Scholastic Notebook – 01/11/2013

Friday, January 11, 2013 | 2:30 PM





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If you took the top 10 leading scorers in WPIAL-Pittsburgh City League girls basketball this season and put them on a team, it would be a squad with a sophomoric attitude.

Youth is certainly being served in area girls basketball this year because five of the top 10 scorers are sophomores. It’s hard to believe there has ever been a WPIAL-City League leading scorers list with so many 10th graders near the top. The No. 2, 4, 5, 9 and 10 scorers are all sophomores.

Leading the list of sensational sophomore scorers is McGuffey’s Sammie Weiss, who is averaging 30 points a game. She is the second-leading scorer in the WPIAL behind Jeannette senior Ciara Gregory, who is averaging 33.

Blackhawk sophomore Chassidy Omogrosso is the WPIAL’s fourth-leading scorer at 24.6 points a game. At No. 5 is Vincentian Academy sophomore Brenna Wise at 24.5 points.

At No. 9 in the area is sophomore Chardonnay Littlejohn of City League member Carrick. She is averaging 20.8 points. At No. 10 is Beaver sophomore Lexi Posset, who is averaging 20.6

Minnie Eligible

The Lincoln Park basketball team had a huge presence in the middle the past three seasons with 6-foot-11 Devontae Watson. He is now playing at Temple, but Lincoln Park got another big man Thursday night, thanks to a ruling by the PIAA.

The PIAA ruled Elijah Minnie eligible to play immediately, which is the final chapter in a long, controversial eligibility case. Minnie is a 6-foot-8 junior who will most certainly have an impact on an already-talented Lincoln Park team.

Minnie attended Monessen as a freshman, but was sent to Summit Academy as a sophomore. Summit Academy is a school for adjudicated youth. After he finished his time at Summit, Minnie transferred to Lincoln Park, a Beaver County charter school with a strong basketball program.

This fall, the WPIAL ruled Minnie ineligible, saying he transferred for athletic reasons, which is against WPIAL and PIAA rules. Minnie appealed his case to the PIAA, but the PIAA upheld the WPIAL’s ruling.

But then the PIAA told the WPIAL it had to rehear the case because Minnie and his lawyer, Craig Lee, claimed there was new evidence in the case. After another hearing, the WPIAL again unanimously ruled Minnie ineligible. He appealed again to the PIAA – and Thursday the PIAA overturned his ineligibility by a 3-2 vote.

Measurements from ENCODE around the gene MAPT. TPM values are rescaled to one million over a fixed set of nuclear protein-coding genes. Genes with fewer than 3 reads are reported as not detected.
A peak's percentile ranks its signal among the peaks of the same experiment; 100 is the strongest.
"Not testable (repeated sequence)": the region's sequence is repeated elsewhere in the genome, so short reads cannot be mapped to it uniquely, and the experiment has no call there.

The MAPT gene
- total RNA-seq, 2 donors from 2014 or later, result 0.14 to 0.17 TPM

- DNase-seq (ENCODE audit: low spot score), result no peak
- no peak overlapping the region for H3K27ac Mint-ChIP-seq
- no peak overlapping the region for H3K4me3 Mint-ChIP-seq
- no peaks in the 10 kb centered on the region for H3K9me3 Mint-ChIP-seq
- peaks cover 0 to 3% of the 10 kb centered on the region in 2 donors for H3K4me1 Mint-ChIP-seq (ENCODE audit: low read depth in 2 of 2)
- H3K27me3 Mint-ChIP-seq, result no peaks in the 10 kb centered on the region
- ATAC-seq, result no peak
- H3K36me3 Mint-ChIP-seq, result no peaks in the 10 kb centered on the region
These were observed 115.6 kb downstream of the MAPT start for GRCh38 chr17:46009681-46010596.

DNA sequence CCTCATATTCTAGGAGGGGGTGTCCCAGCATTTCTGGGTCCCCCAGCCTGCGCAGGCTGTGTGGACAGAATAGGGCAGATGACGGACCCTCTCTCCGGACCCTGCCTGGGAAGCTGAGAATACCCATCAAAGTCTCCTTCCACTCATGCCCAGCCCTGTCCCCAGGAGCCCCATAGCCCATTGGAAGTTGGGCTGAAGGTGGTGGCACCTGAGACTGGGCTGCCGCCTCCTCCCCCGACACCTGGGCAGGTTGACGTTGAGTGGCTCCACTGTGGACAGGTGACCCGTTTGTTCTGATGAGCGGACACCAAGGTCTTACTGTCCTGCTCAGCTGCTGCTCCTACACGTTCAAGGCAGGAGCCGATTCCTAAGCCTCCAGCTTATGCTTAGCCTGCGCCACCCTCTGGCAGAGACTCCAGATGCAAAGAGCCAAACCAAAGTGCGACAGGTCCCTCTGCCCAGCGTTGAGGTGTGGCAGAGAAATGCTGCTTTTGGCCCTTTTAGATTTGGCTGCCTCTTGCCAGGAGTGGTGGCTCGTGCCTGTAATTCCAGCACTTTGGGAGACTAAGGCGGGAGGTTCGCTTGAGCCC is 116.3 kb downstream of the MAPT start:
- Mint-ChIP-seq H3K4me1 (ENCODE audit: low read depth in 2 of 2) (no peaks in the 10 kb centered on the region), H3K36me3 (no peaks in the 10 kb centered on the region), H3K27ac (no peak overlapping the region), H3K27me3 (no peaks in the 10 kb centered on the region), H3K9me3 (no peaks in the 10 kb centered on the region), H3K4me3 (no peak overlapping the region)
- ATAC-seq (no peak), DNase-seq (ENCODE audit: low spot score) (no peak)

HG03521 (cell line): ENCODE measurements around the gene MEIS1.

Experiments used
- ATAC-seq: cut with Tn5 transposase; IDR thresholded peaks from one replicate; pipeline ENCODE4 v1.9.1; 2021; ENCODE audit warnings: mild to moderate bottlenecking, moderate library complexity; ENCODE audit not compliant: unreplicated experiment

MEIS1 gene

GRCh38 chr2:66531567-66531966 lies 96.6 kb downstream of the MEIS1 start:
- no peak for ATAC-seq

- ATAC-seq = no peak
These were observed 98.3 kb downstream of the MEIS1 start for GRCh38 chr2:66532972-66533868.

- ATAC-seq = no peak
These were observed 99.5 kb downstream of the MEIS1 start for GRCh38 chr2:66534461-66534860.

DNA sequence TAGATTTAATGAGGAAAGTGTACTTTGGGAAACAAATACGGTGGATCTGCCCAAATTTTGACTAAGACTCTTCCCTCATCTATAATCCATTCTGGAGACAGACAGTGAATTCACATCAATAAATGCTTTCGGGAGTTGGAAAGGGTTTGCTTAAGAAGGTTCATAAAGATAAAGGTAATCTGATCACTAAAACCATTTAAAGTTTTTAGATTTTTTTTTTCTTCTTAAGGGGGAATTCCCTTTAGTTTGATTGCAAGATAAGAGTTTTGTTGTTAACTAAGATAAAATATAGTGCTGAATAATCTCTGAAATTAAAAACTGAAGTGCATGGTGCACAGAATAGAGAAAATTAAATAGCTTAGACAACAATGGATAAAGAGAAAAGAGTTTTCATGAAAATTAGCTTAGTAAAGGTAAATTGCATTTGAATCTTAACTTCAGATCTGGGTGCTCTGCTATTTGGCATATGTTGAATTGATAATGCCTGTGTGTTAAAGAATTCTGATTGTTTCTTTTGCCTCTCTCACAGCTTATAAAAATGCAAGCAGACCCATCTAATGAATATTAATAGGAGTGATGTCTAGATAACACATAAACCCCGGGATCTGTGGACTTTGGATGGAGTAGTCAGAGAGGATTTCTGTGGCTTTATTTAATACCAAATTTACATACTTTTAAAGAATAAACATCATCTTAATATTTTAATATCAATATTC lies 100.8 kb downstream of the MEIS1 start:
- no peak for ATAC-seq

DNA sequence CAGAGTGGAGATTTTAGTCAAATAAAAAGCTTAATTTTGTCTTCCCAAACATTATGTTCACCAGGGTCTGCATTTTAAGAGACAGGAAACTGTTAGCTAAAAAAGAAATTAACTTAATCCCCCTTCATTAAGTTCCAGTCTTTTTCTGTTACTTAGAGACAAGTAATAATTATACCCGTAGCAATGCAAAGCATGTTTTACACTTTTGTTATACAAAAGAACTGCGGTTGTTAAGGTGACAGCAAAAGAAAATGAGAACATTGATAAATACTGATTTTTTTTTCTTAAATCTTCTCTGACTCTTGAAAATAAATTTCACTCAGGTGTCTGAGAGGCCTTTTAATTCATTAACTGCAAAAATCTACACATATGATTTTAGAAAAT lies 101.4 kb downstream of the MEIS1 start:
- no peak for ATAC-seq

Diop Ineligible

The PIAA upheld the WPIAL in one case Thursday. The PIAA ruled, by a 5-0 vote, that Yacine Diop is ineligible to play at Seton-LaSalle after transferring from Oak Hill Academy.

The WPIAL ruled Diop ineligible in the fall, but she appealed to the PIAA. Diop moved to Pittsburgh and enrolled at Seton-LaSalle for this school year. Her AAU coach, Ron Mumbray, became her legal guardian. Mumbray is a former Seton-LaSalle assistant coach.

Showdown of Undefeateds

One of the best games of the WPIAL boys basketball season will be Friday night when New Castle plays at North Allegheny on MSA Sports. Both teams are 11-0.

It should be a fun game to watch. New Castle is the No. 2 scoring team in the WPIAL, averaging 81.5 points a game. North Allegheny averages 74.9.

2,000 for Walker-Kimbrough

There are more than 2,000 reasons why Hopewell should like girls basketball player Shatori Walker-Kimbrough.

On Thursday night, Walker-Kimbrough became the 37th player in WPIAL-City League history to score 2,000 points. Se now has 2,013. Walker-Kimbrough, a senior who has signed with the University of Maryland, is the third-leading scorer in the WPIAL this season at 27 ppg.

With half the season still to play and then playoffs, it's highly likely Walker-Kimbrough will end up among the top 15 scorers of all time.

More Than a Football Coach

Earlier this week, Bob Jacoby retired as Bishop Canevin’s football coach after 40 seasons. He also was an assistant coach for five years.

Jacoby won one WPIAL championship and made it to the title game another time. What a lot of people don’t realize is that he also coached the school’s girls softball team for 30 years and was athletic director for 30 years. And he also was an American History teacher at the school.

Jacoby, who won more than 200 games in football, was a highly-successful softball coach. He won two WPIAL titles and one PIAA title.

“When I look back at it now, I think to myself, ‘How did I do all those things?,’” Jacoby said. “But really when I look back, I had a lot of help. I had great assistant coaches and I couldn’t have worked for a better administration that Bishop Canevin’s.”

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